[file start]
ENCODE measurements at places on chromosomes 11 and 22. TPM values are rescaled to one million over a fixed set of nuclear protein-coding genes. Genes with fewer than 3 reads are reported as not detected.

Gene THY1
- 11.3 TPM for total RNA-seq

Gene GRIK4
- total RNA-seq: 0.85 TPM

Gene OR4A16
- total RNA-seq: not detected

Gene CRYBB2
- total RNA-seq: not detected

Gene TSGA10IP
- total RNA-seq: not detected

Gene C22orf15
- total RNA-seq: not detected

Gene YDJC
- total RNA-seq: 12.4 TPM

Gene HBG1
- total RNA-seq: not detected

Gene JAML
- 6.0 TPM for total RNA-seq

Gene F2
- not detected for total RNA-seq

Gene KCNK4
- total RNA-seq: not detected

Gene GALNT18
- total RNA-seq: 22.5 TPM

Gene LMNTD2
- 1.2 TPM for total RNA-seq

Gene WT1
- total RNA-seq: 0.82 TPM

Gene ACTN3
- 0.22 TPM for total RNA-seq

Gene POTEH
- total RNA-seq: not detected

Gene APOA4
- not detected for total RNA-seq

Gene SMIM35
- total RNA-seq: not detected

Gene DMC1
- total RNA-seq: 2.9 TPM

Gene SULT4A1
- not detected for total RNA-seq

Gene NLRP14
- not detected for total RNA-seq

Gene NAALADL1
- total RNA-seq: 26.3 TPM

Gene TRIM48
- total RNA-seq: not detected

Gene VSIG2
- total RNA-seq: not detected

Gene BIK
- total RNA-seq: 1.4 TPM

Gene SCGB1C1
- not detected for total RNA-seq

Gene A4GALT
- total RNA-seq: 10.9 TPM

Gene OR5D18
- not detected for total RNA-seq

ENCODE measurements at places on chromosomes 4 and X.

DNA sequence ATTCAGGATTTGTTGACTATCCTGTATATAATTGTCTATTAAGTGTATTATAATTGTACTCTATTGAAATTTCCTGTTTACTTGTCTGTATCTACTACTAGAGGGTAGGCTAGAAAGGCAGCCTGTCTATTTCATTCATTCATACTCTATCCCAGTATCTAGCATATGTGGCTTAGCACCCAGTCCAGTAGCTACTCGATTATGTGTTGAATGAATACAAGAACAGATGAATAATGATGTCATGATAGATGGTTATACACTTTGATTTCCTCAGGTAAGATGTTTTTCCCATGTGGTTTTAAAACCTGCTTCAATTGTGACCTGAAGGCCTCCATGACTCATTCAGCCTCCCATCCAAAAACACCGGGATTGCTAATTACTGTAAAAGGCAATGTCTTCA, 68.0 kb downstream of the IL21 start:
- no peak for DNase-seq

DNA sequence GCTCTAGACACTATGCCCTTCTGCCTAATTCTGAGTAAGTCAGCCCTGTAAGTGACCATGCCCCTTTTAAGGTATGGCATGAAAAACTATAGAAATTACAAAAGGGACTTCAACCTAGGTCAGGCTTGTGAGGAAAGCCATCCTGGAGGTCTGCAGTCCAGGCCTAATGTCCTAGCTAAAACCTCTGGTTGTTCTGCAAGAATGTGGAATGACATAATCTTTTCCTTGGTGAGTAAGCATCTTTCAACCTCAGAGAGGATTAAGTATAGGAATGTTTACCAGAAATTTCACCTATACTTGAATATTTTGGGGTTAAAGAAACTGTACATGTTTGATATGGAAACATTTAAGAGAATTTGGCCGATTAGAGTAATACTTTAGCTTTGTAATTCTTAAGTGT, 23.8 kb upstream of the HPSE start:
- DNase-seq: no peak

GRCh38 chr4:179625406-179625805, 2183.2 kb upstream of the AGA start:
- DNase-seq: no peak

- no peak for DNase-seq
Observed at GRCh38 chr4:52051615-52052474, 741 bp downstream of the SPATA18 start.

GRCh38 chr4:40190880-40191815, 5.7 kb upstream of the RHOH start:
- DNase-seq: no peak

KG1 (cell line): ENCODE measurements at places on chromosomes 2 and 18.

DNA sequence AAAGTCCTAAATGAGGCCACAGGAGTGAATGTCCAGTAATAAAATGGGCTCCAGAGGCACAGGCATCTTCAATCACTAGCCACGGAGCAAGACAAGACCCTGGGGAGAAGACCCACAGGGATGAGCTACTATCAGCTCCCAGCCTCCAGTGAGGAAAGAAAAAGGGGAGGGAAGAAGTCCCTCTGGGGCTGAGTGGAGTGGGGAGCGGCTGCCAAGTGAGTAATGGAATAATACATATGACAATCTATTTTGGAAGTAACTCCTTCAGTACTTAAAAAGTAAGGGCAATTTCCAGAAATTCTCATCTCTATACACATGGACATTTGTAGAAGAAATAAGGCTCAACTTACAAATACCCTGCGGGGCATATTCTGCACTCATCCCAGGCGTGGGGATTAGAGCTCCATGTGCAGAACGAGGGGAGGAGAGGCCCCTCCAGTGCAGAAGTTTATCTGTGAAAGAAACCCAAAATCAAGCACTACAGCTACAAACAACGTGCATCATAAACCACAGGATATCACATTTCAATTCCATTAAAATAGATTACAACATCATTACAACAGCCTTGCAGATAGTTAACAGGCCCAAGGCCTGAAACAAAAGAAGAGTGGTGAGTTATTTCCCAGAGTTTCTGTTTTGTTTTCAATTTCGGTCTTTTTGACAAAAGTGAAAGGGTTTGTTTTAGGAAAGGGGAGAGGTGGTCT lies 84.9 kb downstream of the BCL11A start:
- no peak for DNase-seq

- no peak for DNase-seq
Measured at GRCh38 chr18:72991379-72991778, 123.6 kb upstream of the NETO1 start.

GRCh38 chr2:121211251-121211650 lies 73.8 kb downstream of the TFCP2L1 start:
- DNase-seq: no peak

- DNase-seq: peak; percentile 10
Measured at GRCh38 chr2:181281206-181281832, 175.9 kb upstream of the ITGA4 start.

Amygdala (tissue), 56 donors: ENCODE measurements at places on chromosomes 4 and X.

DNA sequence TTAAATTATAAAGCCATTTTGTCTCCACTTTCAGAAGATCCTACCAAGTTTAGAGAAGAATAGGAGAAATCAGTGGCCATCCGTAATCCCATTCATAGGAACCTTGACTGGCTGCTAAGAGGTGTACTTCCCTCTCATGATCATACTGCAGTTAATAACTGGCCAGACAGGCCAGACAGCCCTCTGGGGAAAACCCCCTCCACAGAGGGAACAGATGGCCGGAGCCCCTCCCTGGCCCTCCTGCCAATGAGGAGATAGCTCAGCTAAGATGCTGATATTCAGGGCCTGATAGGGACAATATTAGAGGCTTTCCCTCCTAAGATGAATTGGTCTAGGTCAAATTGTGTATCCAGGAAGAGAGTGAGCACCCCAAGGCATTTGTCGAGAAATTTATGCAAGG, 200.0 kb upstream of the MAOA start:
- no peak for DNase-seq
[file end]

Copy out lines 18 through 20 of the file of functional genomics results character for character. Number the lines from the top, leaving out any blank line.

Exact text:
Gene JAML
- 6.0 TPM for total RNA-seq

Gene F2